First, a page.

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An excellent, and well-known, form of memorization is word association. Years ago, I was trying to remember the city where my son’s girlfriend (now my daughter-in-law) lived. He said, “Buckley. You know, like ‘belt buckle’”. He then grinned and said, “It’s a very advanced and complicated technique called mnemonics. I can teach you some time if you like.” Yes, he was being sarcastic.
Interestingly enough, even though our Times Tales is based on mnemonics, I often forget to take advantage of using them in my day-to-day life. This is a skill that will greatly benefit our children (and ourselves!) if we learn to take advantage of it.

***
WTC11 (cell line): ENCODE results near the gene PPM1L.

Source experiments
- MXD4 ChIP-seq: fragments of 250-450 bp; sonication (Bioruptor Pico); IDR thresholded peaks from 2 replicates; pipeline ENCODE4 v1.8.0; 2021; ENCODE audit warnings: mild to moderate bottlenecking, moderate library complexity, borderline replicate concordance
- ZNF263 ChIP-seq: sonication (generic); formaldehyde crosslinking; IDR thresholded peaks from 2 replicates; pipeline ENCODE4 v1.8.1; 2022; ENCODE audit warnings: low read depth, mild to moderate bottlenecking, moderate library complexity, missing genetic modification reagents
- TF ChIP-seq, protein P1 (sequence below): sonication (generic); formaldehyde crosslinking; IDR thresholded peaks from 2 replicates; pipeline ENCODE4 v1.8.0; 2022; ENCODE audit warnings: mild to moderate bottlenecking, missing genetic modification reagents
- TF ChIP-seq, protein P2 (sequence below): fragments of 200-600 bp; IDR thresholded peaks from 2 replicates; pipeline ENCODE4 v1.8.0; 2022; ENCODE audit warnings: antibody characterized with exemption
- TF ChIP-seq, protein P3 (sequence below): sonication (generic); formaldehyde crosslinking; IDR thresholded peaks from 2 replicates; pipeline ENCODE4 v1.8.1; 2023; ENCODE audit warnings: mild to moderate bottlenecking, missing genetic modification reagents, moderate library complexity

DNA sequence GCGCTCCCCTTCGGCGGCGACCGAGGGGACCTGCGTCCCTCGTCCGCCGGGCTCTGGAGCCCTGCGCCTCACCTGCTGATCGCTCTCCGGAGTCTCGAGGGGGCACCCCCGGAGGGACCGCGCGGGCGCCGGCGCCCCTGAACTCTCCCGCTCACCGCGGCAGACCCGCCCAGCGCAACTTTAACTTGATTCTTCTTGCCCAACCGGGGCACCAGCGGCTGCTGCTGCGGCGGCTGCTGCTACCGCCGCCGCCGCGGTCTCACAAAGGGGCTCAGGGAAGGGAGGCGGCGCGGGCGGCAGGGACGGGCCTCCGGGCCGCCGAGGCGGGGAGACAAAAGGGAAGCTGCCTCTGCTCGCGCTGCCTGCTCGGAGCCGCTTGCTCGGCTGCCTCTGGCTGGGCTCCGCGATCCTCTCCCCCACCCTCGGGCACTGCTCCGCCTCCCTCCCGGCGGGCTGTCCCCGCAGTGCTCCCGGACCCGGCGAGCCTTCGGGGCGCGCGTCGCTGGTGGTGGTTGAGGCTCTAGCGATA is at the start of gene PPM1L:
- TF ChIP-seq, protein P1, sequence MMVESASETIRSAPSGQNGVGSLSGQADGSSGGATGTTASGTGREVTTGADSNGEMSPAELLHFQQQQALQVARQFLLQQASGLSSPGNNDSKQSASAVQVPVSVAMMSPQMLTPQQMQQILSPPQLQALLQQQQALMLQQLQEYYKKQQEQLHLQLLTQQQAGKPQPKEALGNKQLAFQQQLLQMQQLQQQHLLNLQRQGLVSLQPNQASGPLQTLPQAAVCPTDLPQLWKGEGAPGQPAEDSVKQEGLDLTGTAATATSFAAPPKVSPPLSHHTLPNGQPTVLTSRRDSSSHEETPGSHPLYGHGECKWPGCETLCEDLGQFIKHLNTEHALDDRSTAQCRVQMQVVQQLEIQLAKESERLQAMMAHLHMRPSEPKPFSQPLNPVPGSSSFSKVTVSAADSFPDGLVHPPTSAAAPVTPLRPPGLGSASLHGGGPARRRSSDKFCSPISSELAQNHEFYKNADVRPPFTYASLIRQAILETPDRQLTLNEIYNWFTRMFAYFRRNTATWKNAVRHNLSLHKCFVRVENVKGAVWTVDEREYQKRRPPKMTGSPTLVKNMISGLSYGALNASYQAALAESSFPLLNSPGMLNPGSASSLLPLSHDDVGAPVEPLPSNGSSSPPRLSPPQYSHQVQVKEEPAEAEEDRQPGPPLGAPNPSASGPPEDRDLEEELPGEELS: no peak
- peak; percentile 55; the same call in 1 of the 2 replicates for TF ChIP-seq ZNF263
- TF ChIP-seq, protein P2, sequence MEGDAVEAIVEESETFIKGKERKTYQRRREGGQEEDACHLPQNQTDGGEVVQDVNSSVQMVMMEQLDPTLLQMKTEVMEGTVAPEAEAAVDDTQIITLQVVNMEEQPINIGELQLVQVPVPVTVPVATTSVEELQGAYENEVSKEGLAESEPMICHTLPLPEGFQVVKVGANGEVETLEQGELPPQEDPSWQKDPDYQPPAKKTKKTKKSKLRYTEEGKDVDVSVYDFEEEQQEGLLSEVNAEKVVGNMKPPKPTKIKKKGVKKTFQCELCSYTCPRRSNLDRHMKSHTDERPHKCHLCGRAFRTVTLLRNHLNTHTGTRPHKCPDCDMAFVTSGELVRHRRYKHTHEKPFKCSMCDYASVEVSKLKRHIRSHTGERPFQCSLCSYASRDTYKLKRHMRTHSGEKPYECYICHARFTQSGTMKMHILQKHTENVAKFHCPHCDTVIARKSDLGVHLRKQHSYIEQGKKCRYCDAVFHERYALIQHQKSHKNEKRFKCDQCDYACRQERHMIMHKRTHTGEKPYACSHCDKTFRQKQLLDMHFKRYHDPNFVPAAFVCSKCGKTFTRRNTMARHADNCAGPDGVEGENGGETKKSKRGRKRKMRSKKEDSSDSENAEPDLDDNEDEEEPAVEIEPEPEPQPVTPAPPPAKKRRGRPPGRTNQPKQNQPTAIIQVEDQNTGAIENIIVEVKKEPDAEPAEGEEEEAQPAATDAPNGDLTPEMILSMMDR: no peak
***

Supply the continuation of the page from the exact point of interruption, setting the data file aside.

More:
For example, let’s say I want to remember the meaning of the word “anthrophobia”. Since it means “fear of people” I would mentally visualize the word as “aunt throw people out” (since she’s afraid of them). Whenever I hear “anthro” (aunt throw) I immediately recall a fear of people.
For “claustrophobia” (fear of enclosed spaces) I would think of being in a closet, or “closet-phobia”, immediately bringing to mind an enclosed space.
Pictures also work well, as in the above example of a belt buckle for “Buckley”.
The next time your child is faced with a list of vocabulary words, take time to sit down together and brainstorm some word associations. If you make this a natural part of his memorization process you will be gifting him with a valuable life skill.
Or…if you need to remember a coffee order, try this!